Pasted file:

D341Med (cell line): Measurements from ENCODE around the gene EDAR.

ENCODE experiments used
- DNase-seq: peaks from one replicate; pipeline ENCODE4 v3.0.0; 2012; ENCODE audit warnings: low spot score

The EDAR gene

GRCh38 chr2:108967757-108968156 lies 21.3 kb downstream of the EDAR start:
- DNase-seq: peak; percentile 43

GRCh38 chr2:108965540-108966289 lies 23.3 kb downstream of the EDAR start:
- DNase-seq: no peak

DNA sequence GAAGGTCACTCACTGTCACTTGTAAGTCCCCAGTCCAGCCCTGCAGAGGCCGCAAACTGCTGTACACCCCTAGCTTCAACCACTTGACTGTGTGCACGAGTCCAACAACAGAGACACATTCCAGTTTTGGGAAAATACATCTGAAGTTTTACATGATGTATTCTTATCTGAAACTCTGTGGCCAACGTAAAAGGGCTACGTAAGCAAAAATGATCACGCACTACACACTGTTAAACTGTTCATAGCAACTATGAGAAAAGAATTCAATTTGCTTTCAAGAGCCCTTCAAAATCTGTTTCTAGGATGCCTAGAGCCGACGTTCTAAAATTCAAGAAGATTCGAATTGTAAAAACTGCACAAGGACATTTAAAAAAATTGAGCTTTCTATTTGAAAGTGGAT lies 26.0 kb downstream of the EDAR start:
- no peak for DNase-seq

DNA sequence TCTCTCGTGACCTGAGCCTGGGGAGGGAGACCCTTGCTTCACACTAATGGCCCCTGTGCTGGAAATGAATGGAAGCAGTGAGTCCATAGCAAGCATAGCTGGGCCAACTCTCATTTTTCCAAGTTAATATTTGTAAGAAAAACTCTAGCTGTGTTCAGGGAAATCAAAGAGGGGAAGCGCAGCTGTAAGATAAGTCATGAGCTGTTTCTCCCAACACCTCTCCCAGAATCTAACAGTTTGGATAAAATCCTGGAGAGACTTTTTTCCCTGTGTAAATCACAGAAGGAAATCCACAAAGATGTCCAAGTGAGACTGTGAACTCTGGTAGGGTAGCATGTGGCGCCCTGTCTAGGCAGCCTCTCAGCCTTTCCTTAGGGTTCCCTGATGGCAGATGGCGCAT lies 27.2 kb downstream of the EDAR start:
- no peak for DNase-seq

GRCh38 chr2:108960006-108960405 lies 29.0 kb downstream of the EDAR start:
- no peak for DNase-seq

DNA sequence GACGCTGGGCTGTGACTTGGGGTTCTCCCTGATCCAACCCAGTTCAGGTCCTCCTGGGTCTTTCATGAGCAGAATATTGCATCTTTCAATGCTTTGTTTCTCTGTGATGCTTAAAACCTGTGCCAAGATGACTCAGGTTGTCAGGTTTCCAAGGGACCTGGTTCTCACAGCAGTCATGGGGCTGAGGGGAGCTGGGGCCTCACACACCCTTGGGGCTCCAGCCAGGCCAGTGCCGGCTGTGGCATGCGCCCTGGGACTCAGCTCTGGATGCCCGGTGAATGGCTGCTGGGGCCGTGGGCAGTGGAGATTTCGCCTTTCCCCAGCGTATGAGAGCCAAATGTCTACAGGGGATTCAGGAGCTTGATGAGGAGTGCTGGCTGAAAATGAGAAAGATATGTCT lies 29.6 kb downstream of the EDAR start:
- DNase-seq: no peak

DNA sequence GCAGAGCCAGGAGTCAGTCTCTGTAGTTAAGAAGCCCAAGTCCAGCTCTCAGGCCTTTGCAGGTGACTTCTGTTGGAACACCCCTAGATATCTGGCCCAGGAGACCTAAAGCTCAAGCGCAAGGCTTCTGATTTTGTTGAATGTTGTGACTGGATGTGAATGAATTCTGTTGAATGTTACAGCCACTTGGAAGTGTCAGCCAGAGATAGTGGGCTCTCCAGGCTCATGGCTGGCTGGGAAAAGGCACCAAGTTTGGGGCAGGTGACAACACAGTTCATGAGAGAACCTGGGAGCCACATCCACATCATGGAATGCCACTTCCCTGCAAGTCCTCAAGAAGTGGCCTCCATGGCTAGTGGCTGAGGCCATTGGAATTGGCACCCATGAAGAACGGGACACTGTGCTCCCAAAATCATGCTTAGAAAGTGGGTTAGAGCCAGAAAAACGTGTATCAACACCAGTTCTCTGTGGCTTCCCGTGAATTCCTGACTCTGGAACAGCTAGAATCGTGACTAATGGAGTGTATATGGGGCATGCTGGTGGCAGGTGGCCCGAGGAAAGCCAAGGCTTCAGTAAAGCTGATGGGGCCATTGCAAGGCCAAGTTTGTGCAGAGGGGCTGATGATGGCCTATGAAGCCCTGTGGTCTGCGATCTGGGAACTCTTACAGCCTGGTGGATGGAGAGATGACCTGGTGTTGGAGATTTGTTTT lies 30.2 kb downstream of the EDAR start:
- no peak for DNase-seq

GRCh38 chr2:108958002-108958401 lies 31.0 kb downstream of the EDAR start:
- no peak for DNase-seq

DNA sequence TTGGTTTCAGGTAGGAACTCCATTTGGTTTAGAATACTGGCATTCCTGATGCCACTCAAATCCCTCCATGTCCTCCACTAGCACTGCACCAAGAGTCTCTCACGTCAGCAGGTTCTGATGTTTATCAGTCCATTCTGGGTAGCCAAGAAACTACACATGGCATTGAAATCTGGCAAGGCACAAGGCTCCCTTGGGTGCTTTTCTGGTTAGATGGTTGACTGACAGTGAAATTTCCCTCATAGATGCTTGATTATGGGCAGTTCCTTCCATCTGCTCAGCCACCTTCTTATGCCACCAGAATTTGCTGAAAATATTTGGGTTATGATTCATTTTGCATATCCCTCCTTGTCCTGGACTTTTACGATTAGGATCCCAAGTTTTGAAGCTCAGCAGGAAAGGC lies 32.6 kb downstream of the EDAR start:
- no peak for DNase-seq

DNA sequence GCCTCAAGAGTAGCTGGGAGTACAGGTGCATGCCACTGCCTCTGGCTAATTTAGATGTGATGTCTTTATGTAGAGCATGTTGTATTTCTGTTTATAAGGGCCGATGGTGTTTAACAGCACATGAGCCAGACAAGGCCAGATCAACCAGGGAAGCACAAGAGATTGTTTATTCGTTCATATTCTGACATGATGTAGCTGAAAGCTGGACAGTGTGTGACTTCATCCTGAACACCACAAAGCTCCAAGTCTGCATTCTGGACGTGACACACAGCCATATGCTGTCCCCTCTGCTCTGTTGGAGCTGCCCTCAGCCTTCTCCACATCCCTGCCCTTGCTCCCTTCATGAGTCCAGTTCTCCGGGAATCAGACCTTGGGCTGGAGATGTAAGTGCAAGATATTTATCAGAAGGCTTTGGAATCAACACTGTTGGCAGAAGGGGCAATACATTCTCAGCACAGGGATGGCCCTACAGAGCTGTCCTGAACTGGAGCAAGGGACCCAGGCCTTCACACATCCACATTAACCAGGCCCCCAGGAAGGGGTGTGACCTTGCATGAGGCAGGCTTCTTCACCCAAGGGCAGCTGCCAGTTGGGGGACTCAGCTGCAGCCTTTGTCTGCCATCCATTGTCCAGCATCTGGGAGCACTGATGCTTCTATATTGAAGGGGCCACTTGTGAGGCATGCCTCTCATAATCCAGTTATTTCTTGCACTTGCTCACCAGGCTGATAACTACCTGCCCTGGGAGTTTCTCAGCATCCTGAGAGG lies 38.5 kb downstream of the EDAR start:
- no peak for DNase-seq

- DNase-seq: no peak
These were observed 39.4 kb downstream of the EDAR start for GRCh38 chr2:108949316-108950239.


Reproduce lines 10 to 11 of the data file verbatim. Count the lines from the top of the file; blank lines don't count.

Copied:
- no peak for DNase-seq

DNA sequence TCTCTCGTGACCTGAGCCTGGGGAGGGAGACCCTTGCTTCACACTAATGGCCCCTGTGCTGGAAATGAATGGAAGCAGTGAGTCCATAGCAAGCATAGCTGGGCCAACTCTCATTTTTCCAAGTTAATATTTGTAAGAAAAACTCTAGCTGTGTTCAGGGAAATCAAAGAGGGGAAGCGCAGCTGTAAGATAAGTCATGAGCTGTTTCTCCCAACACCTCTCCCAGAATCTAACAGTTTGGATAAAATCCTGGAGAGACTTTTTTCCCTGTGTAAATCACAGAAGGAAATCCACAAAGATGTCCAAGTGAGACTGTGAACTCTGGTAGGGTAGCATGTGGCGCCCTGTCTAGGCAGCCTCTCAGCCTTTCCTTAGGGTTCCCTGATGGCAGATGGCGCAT lies 27.2 kb downstream of the EDAR start: